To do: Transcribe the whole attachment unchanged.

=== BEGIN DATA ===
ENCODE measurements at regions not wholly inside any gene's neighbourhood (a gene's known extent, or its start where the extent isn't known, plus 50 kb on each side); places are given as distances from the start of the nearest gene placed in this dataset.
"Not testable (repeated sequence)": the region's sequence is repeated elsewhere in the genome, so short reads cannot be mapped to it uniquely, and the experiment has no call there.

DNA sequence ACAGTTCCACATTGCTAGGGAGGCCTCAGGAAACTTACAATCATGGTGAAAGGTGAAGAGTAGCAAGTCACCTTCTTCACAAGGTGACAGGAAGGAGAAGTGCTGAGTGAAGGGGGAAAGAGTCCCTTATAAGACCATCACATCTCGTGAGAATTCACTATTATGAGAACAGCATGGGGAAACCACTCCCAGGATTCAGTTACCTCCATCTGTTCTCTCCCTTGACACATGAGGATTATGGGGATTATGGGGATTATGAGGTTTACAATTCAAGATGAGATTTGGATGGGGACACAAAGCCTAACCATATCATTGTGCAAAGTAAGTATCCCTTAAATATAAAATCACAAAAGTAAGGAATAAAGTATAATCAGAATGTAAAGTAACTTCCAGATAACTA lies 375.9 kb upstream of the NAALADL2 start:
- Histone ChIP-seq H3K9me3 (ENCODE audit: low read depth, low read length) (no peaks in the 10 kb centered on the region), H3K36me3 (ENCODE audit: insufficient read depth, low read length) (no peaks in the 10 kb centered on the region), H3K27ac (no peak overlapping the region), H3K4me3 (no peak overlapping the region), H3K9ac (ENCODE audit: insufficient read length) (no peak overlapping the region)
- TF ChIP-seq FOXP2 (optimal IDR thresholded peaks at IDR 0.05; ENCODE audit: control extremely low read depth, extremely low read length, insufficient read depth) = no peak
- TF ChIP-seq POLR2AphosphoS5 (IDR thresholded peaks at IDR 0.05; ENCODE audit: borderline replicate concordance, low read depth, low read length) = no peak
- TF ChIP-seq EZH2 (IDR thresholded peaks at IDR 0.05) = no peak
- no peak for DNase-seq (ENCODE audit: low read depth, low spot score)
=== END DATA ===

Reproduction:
ENCODE measurements at regions not wholly inside any gene's neighbourhood (a gene's known extent, or its start where the extent isn't known, plus 50 kb on each side); places are given as distances from the start of the nearest gene placed in this dataset.
"Not testable (repeated sequence)": the region's sequence is repeated elsewhere in the genome, so short reads cannot be mapped to it uniquely, and the experiment has no call there.

DNA sequence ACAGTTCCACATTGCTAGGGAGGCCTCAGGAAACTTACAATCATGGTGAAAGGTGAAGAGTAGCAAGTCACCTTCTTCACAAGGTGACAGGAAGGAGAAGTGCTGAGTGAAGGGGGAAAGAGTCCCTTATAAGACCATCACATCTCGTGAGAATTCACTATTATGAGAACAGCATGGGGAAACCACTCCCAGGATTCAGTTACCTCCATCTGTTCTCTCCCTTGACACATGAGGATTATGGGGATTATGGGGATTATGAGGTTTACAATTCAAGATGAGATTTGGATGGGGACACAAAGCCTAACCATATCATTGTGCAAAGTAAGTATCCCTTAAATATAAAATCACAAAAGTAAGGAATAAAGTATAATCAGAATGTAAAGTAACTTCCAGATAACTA lies 375.9 kb upstream of the NAALADL2 start:
- Histone ChIP-seq H3K9me3 (ENCODE audit: low read depth, low read length) (no peaks in the 10 kb centered on the region), H3K36me3 (ENCODE audit: insufficient read depth, low read length) (no peaks in the 10 kb centered on the region), H3K27ac (no peak overlapping the region), H3K4me3 (no peak overlapping the region), H3K9ac (ENCODE audit: insufficient read length) (no peak overlapping the region)
- TF ChIP-seq FOXP2 (optimal IDR thresholded peaks at IDR 0.05; ENCODE audit: control extremely low read depth, extremely low read length, insufficient read depth) = no peak
- TF ChIP-seq POLR2AphosphoS5 (IDR thresholded peaks at IDR 0.05; ENCODE audit: borderline replicate concordance, low read depth, low read length) = no peak
- TF ChIP-seq EZH2 (IDR thresholded peaks at IDR 0.05) = no peak
- no peak for DNase-seq (ENCODE audit: low read depth, low spot score)